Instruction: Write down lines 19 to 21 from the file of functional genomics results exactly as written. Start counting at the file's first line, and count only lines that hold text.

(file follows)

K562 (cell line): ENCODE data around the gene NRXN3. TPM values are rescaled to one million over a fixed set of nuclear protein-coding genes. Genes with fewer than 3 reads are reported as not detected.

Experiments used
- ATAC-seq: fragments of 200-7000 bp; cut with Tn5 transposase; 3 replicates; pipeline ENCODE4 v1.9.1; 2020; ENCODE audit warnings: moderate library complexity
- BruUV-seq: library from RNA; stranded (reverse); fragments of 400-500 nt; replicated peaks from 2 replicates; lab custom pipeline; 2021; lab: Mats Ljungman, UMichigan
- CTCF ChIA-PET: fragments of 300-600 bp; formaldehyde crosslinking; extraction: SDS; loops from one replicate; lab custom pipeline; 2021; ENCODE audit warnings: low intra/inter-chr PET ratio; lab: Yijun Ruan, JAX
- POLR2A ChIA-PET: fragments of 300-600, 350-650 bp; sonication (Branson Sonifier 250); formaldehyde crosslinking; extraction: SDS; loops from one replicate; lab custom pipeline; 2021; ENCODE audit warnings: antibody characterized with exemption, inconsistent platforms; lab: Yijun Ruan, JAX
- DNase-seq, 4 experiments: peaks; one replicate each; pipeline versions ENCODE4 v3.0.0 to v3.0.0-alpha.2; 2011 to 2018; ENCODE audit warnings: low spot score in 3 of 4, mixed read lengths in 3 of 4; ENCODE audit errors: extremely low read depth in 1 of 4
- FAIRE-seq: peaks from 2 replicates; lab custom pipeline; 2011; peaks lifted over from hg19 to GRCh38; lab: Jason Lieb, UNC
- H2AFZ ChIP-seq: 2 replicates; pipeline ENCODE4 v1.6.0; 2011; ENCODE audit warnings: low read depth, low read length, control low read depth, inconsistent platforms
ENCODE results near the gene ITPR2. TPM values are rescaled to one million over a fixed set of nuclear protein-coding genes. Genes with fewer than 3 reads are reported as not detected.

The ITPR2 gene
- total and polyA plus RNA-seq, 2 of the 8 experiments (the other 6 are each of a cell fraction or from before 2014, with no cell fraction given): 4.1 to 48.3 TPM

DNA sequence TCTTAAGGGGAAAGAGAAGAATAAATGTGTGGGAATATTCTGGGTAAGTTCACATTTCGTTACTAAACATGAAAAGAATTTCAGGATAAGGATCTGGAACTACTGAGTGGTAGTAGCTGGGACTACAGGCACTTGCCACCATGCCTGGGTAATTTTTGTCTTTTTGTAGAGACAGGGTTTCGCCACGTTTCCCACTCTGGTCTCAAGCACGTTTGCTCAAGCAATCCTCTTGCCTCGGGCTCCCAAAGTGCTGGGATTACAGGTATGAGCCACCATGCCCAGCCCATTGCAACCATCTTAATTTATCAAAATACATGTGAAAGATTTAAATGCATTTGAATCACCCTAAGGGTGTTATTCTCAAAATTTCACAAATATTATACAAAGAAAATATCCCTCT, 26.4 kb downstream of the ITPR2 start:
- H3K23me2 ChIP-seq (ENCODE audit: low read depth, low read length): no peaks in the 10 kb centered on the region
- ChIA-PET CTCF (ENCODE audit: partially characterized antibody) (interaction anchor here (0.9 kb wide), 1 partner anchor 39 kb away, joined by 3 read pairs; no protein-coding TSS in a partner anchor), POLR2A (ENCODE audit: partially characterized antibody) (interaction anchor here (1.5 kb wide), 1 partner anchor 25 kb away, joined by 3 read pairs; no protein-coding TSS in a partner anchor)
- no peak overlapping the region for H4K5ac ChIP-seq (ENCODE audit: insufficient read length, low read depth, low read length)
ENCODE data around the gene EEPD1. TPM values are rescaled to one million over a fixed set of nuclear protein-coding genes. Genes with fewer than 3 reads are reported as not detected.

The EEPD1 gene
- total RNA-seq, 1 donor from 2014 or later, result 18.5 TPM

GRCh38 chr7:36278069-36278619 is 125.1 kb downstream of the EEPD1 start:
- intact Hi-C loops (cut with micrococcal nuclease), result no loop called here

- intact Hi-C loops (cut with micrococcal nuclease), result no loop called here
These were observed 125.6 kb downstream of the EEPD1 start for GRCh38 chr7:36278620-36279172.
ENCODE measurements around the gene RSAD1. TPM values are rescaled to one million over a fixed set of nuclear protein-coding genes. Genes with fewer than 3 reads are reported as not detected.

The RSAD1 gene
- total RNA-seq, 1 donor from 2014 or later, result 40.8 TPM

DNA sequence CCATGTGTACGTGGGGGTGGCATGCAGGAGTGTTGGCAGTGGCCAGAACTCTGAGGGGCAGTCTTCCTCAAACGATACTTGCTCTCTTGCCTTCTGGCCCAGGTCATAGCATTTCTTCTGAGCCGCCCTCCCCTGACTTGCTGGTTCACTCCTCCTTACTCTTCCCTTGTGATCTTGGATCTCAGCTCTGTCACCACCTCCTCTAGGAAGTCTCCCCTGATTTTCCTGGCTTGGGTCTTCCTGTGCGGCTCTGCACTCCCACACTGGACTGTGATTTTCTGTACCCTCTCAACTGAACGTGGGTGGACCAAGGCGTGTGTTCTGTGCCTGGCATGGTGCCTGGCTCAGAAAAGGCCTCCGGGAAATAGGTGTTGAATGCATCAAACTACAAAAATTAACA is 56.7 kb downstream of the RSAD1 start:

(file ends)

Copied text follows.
- total RNA-seq, 1 donor from 2014 or later, result 18.5 TPM

GRCh38 chr7:36278069-36278619 is 125.1 kb downstream of the EEPD1 start:
- intact Hi-C loops (cut with micrococcal nuclease), result no loop called here